The Carrizo Plain, 100 airline miles (160 km) north of Los Angeles, California is an area by-passed by time. Soda Lake, its centerpiece, is a glistening bed of white salt, set within a vast open grassland, rimmed by mountains. The plain is home to diverse communities of wildlife and plant species, and is an area culturally important to Native Americans. It is traversed by the San Andreas fault, which has carved valleys, created and moved mountains, and yet close up, is seen in a subtle alignment of ridges, ravines and normally dry ponds.
Good place for solitude if you do the self-tour in the offseason. Very quiet. Pictographs and geology are interesting. I've gone twice, a year apart. The pictographs seem to be fading fast. Seem less visible even a year later. One would be wise to go see them before they are gone forever. An easy walk and well marked, wide trail. Chance to see antelope and elk on the drive in. Also, lots of tarantulas at the right time of year. This is an important, even sacred, place to many people... tread lightly and be respectful.
Me and some friends hiked this last weekend, gorgeous as always, got in the water, had the beach to ourselves absolutely perfect day, however, make sure to hide valuables in your vehicle or better yet don't leave any there!!! (I know common sense right) multiple vehicle break ins occur here and I myself have been a victim of this other than that, this is my favorite hike in the area by far!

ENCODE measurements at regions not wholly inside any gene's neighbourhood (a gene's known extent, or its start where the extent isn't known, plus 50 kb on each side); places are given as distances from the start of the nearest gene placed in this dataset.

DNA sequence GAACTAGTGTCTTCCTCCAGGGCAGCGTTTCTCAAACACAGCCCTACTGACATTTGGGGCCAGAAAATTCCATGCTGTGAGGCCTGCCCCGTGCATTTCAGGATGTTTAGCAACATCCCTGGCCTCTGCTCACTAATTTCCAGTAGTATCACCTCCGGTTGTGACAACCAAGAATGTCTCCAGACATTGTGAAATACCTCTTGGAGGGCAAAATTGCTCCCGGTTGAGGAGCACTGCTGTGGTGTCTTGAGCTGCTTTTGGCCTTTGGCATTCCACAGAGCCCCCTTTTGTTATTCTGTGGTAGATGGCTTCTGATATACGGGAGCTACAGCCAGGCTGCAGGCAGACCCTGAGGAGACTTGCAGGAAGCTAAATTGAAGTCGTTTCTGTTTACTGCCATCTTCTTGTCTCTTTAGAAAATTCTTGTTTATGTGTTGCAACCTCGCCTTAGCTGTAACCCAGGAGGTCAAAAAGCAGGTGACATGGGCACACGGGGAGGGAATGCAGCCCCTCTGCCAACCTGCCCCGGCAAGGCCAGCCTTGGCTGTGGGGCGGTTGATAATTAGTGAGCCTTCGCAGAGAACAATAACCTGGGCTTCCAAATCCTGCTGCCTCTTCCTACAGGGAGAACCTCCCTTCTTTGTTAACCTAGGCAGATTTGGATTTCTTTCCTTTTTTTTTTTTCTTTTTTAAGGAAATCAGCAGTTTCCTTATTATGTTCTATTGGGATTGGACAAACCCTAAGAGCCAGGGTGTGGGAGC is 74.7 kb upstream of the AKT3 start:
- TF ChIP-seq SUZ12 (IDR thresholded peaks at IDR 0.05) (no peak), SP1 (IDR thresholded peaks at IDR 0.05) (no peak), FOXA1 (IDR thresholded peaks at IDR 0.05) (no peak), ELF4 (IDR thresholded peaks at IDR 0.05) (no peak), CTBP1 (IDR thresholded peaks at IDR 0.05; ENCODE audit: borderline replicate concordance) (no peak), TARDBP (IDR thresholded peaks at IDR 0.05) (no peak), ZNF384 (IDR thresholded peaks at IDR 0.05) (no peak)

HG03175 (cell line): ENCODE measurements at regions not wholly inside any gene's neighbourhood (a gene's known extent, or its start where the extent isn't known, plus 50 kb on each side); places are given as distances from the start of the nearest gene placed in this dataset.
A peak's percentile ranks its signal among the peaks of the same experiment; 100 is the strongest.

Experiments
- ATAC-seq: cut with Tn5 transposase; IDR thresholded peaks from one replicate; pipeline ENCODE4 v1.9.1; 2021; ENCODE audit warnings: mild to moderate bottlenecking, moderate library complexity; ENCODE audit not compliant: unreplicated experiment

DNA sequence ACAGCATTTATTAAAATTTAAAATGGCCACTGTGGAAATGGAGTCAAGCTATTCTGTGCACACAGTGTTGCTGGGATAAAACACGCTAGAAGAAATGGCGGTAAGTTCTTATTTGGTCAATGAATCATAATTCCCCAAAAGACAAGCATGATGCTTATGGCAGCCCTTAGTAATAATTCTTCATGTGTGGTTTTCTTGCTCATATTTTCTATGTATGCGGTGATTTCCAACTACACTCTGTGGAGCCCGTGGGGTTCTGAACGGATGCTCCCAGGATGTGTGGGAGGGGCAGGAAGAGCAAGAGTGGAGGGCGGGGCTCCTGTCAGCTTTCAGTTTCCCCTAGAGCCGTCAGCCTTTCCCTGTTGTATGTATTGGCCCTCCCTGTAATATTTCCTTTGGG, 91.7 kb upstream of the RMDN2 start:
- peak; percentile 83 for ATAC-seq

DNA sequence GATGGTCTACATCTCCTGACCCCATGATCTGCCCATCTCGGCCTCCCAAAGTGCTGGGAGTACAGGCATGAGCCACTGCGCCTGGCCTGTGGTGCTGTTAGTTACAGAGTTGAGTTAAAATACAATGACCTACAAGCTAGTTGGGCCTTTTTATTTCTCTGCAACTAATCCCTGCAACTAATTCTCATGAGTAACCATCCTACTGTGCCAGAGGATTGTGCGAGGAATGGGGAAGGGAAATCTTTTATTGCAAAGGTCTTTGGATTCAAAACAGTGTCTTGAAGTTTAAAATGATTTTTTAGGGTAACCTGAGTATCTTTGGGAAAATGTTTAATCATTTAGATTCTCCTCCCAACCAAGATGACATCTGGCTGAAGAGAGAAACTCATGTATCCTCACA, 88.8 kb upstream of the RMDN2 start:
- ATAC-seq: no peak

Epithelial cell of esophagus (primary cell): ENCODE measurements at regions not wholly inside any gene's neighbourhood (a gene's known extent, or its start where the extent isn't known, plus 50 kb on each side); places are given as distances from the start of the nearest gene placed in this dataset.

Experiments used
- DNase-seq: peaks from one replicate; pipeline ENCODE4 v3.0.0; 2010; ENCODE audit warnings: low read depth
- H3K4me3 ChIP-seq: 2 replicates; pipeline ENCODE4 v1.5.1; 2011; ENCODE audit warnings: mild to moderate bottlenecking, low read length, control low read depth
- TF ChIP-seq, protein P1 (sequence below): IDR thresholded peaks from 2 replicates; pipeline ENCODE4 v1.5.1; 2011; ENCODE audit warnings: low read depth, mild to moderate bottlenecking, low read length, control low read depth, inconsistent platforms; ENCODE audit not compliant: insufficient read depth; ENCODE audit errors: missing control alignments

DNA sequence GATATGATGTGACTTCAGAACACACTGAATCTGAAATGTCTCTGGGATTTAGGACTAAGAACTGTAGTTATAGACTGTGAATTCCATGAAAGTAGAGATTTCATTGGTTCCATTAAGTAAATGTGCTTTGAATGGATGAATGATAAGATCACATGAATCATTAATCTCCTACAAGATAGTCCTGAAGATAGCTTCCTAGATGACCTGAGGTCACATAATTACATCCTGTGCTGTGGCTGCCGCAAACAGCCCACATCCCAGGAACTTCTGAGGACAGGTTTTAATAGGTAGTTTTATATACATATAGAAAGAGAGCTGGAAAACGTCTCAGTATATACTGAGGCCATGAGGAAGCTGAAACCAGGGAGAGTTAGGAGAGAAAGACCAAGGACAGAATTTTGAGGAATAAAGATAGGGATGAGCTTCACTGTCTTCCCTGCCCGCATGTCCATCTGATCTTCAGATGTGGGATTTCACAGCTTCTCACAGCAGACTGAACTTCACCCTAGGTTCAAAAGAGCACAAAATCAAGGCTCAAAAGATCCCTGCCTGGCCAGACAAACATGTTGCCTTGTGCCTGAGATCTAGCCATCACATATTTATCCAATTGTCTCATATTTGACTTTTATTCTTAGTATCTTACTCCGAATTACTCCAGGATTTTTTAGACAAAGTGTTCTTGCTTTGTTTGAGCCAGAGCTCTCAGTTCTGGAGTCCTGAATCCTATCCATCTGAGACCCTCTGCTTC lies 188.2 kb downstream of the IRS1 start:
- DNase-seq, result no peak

The trail climbs up from the saddle at the top of Colson Canyon. Turn left at the fuel break and follow it shortly, then drop down into a pleasant canyon. Past the campground, a map may be required as game trails are just as obvious as the real trail. Pink ribbons do show some of the route. Over a ridge, the trail hits an old road cut and a sign marks the top of Weber Trail. Take the trail down to the jeep road below and follow it to where Colson meets La Brea, then back up Colson to the saddle for the loop. The Weber is marked at the bottom as well for those going in the opposite direction.
I actually continued down the old road cut further. It passes Difficult Spring, which wasn't much to see. It forks and the right goes out to a nice viewpoint in an easy mile. The left heads down to meet La Brea a mile further downstream. The old road cut past Weber is unmaintained and overgrown and extremely tick infested. This route touches on private property that Weber misses.